This edition of WA includes a paper by Powlson and colleagues that looks in depth at the use of Nitrogenous fertiliser in China.
Its conclusions are of immediate relevance to improving both the efficiency of Chinese agriculture and its impact on the environment. The paper also illustrates some general problems that apply to agricultural policy in China and in Europe.
Subsidies and the creation of a dependent clientele. Fertiliser subsidies seem a good way to encourage its use, especially where for farmers it is a new technology.
However they can lead to a situation where agriculture comes to depend on continued support, even if fertiliser applications are excessive. Not only farmers but also fertiliser manufacturers, distributors and advisors become clients of the support system. A reduction or withdrawal of subsidies then generates social and political problems. Jobs may be lost and incomes fall, since markets will not reward current rates of us.
Employment in most agricultural communities is dispersed making it difficult, especially in remote areas, to find alternative work within reach of the homes of displaced farmers and farm workers. Support initially given to encourage output, as with the CAP, becomes difficult to remove because of its social and political consequences.
New technologies demand structural adjustment. Innovative technology lowers costs of production for an industry but businesses that cannot use it efficiently become uncompetitive.
Traditional farming is labour intensive and in most places a family enterprise. New technology usually replaces labour by capital. It also increases the scale and geographic range of markets.
Small, independent, scattered holdings cannot reduce labour costs or deliver the volume of product large marketing organisations seek to buy.
This study shows how in China the use of contractors to deliver and apply fertiliser has been used to counteract some of the limitations of small-scale farming. However, viability of such farm businesses depends on employment off the farm. Where this is not possible technological development needed to make a nation’s agriculture more productive may impoverish remote, small farms.
Where farming becomes only a subsidiary source of income husbandry standards are unlikely to be maintained. Structural adjustment through farm enlargement depends greatly on the ownership of the land and prevailing systems of tenancy. For family farms it is often a painful process. At a national level it lags behind the pattern needed to obtain maximum economic benefit from current technology
Policies relating to technological development have to be assessed in terms of social costs and benefits. Innovation will be profitable for the farmer if additional costs are less than returns. Such calculations determine the decision to invest, but usually ignore costs or benefits that do not figure in the farm’s financial accounts. Farmers, themselves, are often influenced by such non-market costs.
They may want to find work for a family member. They may value a particular landscape feature or simply enjoy being farmers. For society as a whole such non-market costs and benefits have been increasingly recognised. Environmentalists have deplored the impact of some modern farming practices on biodiversity, wildlife, water quality and the landscape. Pressure groups have made it clear that these are real costs although they do not figure in management accounts. There are other types of social costs.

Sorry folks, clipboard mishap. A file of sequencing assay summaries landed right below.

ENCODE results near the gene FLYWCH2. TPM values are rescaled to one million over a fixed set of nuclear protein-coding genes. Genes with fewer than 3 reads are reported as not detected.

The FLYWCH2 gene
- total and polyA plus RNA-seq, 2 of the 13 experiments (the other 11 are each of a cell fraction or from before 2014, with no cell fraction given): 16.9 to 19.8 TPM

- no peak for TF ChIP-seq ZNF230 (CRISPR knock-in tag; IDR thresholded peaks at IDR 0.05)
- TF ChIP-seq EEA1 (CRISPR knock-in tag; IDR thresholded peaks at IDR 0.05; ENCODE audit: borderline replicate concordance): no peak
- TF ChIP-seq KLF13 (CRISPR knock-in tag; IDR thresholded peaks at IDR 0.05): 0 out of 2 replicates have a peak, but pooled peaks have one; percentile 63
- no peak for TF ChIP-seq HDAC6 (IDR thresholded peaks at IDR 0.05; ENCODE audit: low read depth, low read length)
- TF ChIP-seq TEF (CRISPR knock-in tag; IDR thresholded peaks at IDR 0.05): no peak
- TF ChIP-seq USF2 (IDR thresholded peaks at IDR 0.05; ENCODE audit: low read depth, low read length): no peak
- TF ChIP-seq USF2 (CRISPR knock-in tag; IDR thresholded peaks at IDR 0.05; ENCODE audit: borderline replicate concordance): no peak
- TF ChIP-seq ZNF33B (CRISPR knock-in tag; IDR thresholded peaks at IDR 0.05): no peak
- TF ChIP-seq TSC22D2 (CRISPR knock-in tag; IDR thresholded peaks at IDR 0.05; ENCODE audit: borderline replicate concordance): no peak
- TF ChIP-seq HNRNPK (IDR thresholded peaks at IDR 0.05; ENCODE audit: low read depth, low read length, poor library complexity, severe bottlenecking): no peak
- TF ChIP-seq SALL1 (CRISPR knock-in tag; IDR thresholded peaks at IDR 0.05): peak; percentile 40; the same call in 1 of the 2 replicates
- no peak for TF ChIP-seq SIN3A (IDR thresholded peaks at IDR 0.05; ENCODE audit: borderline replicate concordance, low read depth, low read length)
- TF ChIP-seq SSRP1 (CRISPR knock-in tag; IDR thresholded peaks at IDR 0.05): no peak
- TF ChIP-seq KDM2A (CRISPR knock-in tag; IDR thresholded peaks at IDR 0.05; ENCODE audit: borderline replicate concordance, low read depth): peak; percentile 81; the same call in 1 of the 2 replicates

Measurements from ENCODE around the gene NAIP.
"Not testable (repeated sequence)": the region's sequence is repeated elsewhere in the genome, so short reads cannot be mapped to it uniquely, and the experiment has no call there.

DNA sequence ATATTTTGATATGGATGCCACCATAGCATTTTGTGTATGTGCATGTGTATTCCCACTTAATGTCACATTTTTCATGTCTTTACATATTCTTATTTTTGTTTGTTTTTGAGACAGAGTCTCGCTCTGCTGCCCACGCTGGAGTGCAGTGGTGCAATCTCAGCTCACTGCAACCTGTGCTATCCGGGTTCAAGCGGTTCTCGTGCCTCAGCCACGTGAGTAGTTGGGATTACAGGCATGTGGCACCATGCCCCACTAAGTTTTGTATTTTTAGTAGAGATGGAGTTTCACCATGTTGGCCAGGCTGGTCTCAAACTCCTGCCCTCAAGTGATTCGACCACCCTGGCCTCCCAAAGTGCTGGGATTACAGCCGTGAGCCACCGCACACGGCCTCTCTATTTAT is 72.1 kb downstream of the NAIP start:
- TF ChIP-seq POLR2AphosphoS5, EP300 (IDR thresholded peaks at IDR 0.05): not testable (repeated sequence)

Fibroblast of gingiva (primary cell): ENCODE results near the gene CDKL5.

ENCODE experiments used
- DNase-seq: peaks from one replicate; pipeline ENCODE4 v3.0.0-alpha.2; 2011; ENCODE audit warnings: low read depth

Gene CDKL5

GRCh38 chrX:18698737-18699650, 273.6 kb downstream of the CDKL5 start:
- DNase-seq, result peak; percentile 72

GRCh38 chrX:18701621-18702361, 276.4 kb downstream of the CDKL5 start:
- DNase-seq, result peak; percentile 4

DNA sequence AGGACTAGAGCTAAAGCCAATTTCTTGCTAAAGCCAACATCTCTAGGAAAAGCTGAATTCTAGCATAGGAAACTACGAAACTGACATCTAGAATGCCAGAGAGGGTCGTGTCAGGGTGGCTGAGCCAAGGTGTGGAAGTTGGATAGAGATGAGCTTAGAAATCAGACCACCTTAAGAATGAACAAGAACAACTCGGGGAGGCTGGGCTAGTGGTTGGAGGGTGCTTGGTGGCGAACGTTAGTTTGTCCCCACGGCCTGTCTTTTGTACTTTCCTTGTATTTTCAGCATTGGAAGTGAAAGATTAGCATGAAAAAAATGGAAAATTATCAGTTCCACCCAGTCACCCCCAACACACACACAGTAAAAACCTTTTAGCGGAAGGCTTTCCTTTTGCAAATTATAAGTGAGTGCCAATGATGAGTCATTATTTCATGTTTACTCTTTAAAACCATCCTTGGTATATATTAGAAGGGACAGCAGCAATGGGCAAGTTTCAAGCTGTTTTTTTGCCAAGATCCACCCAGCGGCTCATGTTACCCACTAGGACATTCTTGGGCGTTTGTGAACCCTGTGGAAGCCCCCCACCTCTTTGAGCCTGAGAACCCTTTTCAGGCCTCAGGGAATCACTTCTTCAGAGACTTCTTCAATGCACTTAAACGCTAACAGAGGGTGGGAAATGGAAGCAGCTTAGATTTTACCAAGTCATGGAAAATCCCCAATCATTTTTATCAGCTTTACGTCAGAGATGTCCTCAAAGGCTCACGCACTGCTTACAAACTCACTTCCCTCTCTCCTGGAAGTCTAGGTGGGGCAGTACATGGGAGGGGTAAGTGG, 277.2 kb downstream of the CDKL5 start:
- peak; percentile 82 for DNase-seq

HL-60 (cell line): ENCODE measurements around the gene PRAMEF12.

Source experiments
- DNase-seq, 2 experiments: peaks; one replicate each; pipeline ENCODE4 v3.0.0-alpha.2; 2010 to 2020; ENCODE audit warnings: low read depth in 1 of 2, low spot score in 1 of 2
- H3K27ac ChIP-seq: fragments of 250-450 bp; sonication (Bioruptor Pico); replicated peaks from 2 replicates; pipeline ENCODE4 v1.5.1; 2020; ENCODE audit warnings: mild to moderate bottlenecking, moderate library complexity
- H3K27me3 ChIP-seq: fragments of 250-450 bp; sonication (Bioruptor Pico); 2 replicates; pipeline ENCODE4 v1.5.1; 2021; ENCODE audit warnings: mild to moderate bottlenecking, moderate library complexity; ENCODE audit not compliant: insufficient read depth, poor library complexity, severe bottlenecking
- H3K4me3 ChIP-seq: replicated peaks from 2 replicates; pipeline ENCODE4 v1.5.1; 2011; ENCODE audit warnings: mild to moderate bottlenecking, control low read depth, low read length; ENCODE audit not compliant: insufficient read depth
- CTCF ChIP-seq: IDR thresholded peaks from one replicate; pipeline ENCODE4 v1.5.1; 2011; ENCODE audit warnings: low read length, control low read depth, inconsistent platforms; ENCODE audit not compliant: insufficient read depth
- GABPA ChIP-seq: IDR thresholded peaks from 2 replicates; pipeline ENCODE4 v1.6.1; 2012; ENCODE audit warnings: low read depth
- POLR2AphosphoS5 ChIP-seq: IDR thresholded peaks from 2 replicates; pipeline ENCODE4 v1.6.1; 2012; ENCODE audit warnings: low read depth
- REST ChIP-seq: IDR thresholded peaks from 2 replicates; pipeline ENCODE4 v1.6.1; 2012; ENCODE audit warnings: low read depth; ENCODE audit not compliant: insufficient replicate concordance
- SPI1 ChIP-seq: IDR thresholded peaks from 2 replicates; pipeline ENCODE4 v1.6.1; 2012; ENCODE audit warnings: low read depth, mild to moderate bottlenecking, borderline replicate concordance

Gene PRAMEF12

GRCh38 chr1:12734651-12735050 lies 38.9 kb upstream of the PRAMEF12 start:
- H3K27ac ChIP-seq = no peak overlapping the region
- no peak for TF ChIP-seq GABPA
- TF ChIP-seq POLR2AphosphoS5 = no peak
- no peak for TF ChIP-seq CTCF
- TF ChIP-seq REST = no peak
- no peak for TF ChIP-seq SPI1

The costs per unit of providing services such as education and health rise, as people have to move to find employment. The informal support given to the elderly within traditional communities may disappear as families are separated.
Conceptually the principal justification for policy intervention is to make social costs and returns
influence the decisions of farmers and consumers.
In practice this is difficult. Recognition of non-market costs and returns often depends on the existence of articulate pressure groups rather than on the impact of policies on the whole community. Powerful and well-informed pressure groups command a hearing when national policies are debated. Organisations such as RSPB*, RSPCA** and CPRE*** have widespread support and claim attention for the interests they represent. Local activists may be regarded as NIMBYs, and carry little weight on national policies. Some social costs and benefits such as the loss of village schools and shops, or the state of rural roads attract much less organised campaigns.
Even when costs and benefits are identified there is seldom an objective or agreed means to measure them. The outcome is that policy tends to reflect the concerns of organisations that can claim to speak for a large number of members.
Such membership is largely urban or sub-urban. There is less interest in farming as a business and more on the countryside as an amenity.
Traditional literature and visual attractiveness in television programs take precedence over present farm business reality. Such concerns have stimulated policies to prevent hunting with dogs, to give ramblers rights of access and to impose restrictions on the use of GM technology. It is argued that such policies are justified because the non-market benefit to the community is larger than the costs, financial and non-market, they impose on the industry.
The debate on such issues, and in general the uptake of new technology, may depend less on scientific analysis or economic benefit than on the political clout of interested parties.
* Royal Society for the Protection of Birds
** Royal Society for the Prevention of Cruelty to Animals
*** Campaign to Protect Rural England.